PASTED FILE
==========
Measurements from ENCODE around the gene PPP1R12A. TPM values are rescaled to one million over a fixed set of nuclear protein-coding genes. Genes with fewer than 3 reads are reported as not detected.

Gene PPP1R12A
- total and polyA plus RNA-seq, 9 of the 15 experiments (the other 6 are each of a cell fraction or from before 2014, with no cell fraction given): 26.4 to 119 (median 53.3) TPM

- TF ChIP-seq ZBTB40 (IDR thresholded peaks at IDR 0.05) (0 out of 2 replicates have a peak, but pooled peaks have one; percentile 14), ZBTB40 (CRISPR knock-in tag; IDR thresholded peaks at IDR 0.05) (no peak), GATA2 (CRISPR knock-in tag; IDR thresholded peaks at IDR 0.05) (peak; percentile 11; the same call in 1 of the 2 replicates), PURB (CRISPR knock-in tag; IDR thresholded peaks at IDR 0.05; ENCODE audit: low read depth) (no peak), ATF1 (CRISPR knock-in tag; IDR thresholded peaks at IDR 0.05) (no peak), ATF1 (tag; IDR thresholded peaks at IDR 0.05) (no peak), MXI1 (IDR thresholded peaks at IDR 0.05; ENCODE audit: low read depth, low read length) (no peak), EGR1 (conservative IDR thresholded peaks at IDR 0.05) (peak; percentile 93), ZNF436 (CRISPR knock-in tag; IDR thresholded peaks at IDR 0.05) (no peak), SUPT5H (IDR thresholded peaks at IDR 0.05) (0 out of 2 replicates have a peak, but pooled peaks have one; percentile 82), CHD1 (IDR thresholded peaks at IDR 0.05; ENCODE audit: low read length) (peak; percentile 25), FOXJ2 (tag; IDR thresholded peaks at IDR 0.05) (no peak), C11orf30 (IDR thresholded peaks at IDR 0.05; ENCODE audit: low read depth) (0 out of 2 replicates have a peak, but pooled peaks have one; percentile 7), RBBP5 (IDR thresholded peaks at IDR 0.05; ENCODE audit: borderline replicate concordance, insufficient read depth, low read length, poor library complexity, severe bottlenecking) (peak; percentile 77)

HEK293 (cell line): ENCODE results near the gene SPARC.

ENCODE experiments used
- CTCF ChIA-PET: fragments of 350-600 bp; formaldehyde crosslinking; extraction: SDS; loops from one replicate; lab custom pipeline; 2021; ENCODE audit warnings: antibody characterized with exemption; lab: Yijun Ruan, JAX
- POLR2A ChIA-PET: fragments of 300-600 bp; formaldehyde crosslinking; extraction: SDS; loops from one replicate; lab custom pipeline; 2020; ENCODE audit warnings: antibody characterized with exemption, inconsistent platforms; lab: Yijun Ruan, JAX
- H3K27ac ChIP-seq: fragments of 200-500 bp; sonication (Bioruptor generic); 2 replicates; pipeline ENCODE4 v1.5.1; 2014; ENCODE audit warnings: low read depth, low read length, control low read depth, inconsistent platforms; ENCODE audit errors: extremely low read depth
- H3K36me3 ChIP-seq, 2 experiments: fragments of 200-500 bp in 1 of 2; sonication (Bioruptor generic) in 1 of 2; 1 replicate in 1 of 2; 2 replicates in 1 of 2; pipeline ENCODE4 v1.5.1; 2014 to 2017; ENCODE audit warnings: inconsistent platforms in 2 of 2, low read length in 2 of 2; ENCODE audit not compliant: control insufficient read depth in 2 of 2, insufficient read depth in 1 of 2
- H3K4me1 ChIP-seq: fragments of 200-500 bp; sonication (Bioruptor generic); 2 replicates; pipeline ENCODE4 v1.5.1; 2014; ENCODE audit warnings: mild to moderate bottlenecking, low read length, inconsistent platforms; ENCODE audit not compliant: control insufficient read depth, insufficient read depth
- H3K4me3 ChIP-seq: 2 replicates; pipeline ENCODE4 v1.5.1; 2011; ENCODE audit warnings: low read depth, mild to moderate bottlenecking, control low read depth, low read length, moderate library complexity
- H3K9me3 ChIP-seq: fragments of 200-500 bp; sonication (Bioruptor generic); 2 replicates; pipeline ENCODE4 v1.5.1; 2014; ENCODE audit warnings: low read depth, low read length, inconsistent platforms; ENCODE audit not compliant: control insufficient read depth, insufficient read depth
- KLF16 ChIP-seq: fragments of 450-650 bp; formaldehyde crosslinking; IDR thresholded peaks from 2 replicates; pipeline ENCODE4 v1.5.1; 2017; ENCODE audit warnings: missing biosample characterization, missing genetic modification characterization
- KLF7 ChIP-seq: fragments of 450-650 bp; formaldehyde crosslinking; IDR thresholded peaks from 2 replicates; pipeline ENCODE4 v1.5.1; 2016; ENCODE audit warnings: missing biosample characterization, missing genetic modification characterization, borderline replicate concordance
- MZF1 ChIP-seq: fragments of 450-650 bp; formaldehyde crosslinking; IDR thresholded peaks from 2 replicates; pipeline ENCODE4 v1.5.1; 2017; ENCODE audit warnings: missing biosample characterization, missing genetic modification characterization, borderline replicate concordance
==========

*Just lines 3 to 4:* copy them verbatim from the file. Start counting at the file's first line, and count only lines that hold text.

- total and polyA plus RNA-seq, 9 of the 15 experiments (the other 6 are each of a cell fraction or from before 2014, with no cell fraction given): 26.4 to 119 (median 53.3) TPM

- TF ChIP-seq ZBTB40 (IDR thresholded peaks at IDR 0.05) (0 out of 2 replicates have a peak, but pooled peaks have one; percentile 14), ZBTB40 (CRISPR knock-in tag; IDR thresholded peaks at IDR 0.05) (no peak), GATA2 (CRISPR knock-in tag; IDR thresholded peaks at IDR 0.05) (peak; percentile 11; the same call in 1 of the 2 replicates), PURB (CRISPR knock-in tag; IDR thresholded peaks at IDR 0.05; ENCODE audit: low read depth) (no peak), ATF1 (CRISPR knock-in tag; IDR thresholded peaks at IDR 0.05) (no peak), ATF1 (tag; IDR thresholded peaks at IDR 0.05) (no peak), MXI1 (IDR thresholded peaks at IDR 0.05; ENCODE audit: low read depth, low read length) (no peak), EGR1 (conservative IDR thresholded peaks at IDR 0.05) (peak; percentile 93), ZNF436 (CRISPR knock-in tag; IDR thresholded peaks at IDR 0.05) (no peak), SUPT5H (IDR thresholded peaks at IDR 0.05) (0 out of 2 replicates have a peak, but pooled peaks have one; percentile 82), CHD1 (IDR thresholded peaks at IDR 0.05; ENCODE audit: low read length) (peak; percentile 25), FOXJ2 (tag; IDR thresholded peaks at IDR 0.05) (no peak), C11orf30 (IDR thresholded peaks at IDR 0.05; ENCODE audit: low read depth) (0 out of 2 replicates have a peak, but pooled peaks have one; percentile 7), RBBP5 (IDR thresholded peaks at IDR 0.05; ENCODE audit: borderline replicate concordance, insufficient read depth, low read length, poor library complexity, severe bottlenecking) (peak; percentile 77)